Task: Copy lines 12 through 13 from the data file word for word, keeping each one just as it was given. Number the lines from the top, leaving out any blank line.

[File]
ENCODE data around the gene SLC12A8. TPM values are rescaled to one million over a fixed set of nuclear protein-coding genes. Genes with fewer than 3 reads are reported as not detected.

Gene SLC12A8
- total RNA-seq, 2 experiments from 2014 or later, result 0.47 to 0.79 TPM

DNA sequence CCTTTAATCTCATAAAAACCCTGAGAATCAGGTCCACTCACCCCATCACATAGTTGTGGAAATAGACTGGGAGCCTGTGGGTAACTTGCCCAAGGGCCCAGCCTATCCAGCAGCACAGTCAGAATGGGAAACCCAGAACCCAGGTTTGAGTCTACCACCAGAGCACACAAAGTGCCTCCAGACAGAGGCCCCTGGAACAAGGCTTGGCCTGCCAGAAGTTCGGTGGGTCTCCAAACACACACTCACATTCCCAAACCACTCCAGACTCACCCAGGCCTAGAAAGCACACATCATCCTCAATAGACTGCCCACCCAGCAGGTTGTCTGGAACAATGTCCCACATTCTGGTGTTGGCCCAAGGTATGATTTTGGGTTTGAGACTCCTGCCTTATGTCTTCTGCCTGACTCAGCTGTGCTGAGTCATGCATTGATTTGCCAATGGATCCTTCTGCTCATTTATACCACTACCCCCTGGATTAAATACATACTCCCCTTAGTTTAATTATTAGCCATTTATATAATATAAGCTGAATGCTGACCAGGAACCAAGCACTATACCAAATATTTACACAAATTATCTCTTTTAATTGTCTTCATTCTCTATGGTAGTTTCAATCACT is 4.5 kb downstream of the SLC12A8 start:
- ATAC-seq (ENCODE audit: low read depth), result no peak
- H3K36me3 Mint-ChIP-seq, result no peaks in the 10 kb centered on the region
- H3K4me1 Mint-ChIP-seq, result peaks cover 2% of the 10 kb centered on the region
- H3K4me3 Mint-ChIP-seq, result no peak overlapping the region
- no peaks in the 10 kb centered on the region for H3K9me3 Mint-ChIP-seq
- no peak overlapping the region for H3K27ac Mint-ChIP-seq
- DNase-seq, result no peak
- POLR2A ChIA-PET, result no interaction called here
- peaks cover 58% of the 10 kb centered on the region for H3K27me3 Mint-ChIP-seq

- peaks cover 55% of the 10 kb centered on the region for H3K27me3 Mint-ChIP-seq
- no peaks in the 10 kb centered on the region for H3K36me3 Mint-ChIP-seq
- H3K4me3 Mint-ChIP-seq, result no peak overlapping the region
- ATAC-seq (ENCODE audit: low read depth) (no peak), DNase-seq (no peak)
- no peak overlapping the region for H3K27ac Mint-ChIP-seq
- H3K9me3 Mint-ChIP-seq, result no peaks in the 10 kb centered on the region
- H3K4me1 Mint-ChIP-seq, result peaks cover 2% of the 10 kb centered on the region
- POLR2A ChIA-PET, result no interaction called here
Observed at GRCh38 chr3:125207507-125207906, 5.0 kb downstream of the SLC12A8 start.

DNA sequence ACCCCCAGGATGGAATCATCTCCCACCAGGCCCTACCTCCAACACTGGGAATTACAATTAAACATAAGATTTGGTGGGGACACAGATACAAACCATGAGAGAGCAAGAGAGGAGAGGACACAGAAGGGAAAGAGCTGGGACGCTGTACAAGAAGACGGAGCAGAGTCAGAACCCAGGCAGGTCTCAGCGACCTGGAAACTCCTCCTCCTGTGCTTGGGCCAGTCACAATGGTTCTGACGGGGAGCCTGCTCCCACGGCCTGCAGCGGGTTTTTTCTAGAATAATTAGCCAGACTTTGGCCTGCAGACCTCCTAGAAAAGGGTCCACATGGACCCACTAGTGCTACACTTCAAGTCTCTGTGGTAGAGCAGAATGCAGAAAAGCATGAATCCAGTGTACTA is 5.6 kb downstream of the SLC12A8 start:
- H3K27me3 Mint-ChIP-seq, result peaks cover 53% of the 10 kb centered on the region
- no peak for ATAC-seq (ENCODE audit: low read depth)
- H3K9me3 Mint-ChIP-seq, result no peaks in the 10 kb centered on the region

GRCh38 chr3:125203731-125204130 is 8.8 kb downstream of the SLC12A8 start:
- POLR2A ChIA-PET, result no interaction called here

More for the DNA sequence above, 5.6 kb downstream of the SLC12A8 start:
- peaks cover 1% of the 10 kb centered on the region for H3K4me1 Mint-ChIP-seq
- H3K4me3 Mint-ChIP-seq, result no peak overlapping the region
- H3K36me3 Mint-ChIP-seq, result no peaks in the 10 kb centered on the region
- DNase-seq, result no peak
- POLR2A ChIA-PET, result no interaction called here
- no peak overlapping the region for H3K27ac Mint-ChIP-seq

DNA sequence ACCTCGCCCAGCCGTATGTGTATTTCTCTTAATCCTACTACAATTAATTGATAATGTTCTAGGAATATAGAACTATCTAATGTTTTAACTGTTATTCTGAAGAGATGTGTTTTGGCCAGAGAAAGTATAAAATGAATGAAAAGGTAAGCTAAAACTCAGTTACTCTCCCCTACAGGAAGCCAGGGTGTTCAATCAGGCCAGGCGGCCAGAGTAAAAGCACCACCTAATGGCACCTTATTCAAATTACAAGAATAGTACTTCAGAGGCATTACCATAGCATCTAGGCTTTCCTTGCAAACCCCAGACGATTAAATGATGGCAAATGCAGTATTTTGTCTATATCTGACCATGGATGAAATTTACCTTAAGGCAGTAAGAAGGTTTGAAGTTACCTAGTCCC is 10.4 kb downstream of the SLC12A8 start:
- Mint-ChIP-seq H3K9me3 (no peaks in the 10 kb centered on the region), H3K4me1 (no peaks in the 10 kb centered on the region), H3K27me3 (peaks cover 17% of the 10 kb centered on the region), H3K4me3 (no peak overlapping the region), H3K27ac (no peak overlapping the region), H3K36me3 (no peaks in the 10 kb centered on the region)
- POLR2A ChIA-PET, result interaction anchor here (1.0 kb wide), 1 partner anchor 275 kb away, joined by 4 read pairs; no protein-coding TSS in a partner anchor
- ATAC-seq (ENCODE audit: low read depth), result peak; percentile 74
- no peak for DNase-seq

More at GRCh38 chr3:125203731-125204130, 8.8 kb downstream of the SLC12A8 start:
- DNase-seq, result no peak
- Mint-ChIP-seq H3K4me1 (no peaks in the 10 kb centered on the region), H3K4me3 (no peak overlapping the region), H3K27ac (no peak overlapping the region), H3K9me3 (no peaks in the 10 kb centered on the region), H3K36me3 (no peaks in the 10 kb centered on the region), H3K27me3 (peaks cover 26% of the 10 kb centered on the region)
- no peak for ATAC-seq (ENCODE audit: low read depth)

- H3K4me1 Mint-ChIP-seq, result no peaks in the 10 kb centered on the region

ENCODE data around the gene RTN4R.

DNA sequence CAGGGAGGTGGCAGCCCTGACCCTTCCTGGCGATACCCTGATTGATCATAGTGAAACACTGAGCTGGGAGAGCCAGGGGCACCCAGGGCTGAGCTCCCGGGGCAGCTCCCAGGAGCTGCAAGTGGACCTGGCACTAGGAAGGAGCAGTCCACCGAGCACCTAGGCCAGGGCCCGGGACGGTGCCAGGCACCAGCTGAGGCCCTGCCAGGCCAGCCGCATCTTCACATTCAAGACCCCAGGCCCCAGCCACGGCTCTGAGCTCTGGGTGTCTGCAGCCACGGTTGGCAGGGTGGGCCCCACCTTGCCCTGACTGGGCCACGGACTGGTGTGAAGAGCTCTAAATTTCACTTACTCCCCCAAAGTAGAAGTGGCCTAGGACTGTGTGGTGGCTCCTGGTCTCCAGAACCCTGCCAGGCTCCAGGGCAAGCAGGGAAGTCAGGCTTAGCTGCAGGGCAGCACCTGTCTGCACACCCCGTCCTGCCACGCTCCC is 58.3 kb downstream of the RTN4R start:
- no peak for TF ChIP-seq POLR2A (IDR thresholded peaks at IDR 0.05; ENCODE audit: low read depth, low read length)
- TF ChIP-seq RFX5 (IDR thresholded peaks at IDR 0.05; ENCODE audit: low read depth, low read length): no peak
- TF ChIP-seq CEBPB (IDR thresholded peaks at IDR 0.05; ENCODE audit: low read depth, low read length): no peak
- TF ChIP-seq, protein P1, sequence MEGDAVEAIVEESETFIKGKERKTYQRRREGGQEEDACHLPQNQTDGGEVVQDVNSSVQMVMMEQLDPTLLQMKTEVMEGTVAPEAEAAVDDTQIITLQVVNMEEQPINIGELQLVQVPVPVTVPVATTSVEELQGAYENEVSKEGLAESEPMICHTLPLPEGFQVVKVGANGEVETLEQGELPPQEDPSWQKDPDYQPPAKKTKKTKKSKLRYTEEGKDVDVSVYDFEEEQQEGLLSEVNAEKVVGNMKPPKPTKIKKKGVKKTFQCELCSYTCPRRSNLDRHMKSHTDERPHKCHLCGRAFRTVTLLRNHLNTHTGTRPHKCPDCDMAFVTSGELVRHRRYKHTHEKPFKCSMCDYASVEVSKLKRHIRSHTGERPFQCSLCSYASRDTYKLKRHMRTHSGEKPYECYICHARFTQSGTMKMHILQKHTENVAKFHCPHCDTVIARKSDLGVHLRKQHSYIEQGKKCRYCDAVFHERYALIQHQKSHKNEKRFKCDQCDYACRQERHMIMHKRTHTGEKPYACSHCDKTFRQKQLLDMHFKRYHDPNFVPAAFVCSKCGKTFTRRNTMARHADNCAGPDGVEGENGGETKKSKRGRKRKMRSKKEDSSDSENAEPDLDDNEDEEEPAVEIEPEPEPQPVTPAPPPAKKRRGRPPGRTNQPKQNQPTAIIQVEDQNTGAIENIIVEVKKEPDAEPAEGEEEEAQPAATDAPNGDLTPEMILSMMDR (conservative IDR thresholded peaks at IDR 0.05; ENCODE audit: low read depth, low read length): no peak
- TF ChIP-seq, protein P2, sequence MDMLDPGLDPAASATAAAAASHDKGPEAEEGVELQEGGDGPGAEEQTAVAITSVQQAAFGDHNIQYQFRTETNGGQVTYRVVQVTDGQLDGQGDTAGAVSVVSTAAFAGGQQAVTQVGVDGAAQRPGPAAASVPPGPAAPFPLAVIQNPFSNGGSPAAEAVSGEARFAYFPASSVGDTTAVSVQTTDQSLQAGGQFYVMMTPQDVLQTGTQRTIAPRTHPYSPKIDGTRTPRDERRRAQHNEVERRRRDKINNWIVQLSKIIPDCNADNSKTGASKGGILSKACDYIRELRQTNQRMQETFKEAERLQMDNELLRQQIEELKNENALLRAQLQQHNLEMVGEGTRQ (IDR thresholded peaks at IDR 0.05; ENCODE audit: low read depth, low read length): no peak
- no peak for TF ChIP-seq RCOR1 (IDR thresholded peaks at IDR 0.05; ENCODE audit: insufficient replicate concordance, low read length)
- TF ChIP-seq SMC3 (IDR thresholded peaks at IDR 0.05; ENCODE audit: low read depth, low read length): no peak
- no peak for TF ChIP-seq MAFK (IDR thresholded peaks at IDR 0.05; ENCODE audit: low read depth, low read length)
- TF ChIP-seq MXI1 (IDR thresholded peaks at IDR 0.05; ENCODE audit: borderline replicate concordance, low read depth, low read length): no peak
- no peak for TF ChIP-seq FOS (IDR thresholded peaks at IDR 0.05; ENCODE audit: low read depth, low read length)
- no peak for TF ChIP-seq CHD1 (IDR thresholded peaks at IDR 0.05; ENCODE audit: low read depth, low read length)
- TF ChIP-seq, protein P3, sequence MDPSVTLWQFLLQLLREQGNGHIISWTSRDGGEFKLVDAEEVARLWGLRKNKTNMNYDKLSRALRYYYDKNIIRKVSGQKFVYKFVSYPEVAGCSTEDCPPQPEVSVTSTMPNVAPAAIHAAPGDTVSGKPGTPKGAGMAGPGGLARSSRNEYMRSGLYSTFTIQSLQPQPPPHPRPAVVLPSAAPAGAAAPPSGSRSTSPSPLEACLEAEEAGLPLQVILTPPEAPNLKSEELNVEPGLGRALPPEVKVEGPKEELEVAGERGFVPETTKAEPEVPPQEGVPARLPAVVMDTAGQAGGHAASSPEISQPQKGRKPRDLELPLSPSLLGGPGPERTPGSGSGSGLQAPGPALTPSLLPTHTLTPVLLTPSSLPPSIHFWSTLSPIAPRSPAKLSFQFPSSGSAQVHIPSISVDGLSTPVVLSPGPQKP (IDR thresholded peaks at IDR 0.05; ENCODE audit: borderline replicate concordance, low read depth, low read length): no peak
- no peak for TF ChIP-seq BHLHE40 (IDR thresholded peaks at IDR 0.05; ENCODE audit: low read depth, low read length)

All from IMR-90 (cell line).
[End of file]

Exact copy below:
- POLR2A ChIA-PET, result no interaction called here
- peaks cover 58% of the 10 kb centered on the region for H3K27me3 Mint-ChIP-seq